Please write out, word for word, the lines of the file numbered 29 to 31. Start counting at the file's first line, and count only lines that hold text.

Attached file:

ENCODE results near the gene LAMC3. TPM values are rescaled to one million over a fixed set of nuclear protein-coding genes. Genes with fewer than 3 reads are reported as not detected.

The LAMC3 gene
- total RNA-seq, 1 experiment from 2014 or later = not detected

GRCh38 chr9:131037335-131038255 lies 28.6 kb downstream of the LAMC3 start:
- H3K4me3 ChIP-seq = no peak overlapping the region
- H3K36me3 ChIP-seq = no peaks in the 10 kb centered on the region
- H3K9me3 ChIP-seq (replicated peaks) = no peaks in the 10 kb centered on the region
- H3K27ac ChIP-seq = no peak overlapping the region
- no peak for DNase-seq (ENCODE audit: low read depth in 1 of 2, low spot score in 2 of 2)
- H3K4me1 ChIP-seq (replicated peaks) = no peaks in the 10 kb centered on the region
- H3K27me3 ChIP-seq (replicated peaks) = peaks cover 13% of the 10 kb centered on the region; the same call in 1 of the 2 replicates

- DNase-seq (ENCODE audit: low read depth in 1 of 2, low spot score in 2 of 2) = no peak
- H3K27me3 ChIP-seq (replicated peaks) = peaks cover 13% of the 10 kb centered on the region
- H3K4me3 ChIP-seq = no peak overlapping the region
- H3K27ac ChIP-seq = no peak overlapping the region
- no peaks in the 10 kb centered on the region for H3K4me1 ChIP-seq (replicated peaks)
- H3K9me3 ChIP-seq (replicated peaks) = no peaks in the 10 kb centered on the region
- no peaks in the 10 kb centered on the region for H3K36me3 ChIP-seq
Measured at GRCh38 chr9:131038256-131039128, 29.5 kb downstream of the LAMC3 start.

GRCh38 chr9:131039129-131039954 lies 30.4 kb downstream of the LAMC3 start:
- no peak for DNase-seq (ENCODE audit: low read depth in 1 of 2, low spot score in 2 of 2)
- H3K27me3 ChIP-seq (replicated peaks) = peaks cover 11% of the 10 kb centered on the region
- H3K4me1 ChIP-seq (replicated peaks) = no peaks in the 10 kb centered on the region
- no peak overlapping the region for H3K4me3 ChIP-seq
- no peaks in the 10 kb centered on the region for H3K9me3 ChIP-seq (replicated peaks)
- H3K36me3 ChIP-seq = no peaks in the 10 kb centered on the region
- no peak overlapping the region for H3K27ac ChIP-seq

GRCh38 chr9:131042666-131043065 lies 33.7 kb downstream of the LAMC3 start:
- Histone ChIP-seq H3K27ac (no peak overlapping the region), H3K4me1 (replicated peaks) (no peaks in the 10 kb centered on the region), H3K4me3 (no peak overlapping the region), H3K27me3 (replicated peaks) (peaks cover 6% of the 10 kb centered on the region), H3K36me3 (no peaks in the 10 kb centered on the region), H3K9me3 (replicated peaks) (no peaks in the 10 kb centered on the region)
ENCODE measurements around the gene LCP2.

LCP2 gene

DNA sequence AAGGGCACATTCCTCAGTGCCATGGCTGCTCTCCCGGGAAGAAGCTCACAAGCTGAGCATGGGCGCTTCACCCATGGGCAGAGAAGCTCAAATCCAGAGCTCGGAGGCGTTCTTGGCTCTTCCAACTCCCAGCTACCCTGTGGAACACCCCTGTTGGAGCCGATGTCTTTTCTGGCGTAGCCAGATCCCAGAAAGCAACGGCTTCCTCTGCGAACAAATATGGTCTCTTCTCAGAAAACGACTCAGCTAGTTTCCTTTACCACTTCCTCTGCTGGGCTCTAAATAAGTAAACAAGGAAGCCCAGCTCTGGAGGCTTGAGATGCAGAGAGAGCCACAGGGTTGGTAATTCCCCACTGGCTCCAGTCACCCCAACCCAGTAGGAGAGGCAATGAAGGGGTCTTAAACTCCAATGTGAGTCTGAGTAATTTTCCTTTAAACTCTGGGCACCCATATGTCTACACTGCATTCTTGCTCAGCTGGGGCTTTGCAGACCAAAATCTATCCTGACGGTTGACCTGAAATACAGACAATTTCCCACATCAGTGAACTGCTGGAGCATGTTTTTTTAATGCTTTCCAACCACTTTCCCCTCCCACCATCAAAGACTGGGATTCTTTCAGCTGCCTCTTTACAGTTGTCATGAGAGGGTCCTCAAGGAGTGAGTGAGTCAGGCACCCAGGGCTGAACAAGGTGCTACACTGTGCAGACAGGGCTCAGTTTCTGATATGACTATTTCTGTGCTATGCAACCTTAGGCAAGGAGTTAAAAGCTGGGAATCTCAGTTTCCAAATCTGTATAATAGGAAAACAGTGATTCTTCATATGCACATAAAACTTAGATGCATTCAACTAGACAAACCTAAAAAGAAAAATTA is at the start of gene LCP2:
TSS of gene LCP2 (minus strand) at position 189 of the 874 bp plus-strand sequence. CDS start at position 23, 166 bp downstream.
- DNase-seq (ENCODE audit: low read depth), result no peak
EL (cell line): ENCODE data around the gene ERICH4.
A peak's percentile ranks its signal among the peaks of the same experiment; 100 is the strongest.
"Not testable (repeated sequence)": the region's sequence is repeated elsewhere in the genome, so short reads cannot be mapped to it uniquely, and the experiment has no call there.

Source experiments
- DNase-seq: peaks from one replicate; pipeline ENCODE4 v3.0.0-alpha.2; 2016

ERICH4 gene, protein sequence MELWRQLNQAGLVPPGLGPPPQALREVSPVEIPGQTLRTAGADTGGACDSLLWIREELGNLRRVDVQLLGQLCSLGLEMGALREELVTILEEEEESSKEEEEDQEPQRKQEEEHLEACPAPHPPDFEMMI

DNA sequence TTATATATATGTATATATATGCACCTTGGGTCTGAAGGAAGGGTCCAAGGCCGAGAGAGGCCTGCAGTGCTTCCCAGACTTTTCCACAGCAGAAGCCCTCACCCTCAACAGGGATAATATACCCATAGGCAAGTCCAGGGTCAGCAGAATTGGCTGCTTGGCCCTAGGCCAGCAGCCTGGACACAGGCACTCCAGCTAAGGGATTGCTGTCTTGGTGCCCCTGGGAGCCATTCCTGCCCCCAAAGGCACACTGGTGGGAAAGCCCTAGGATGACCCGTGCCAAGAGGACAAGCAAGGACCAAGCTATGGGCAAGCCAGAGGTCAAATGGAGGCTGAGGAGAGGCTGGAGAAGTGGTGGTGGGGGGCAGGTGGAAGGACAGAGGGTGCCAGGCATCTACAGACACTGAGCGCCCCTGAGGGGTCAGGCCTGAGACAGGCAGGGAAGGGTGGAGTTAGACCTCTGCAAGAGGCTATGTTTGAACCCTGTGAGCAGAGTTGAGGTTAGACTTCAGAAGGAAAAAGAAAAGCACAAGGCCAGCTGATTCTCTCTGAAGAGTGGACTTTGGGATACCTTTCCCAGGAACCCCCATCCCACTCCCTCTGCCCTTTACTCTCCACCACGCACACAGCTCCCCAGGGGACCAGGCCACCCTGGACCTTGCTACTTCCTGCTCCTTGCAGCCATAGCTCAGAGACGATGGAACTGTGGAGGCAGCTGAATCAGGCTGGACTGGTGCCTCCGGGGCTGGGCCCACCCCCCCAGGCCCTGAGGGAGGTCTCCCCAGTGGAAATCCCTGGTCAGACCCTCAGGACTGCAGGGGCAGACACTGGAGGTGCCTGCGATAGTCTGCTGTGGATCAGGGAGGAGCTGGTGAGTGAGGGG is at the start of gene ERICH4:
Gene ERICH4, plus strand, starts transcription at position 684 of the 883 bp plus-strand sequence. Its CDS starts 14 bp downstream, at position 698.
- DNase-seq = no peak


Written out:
- Histone ChIP-seq H3K27ac (no peak overlapping the region), H3K4me1 (replicated peaks) (no peaks in the 10 kb centered on the region), H3K4me3 (no peak overlapping the region), H3K27me3 (replicated peaks) (peaks cover 6% of the 10 kb centered on the region), H3K36me3 (no peaks in the 10 kb centered on the region), H3K9me3 (replicated peaks) (no peaks in the 10 kb centered on the region)
ENCODE measurements around the gene LCP2.

LCP2 gene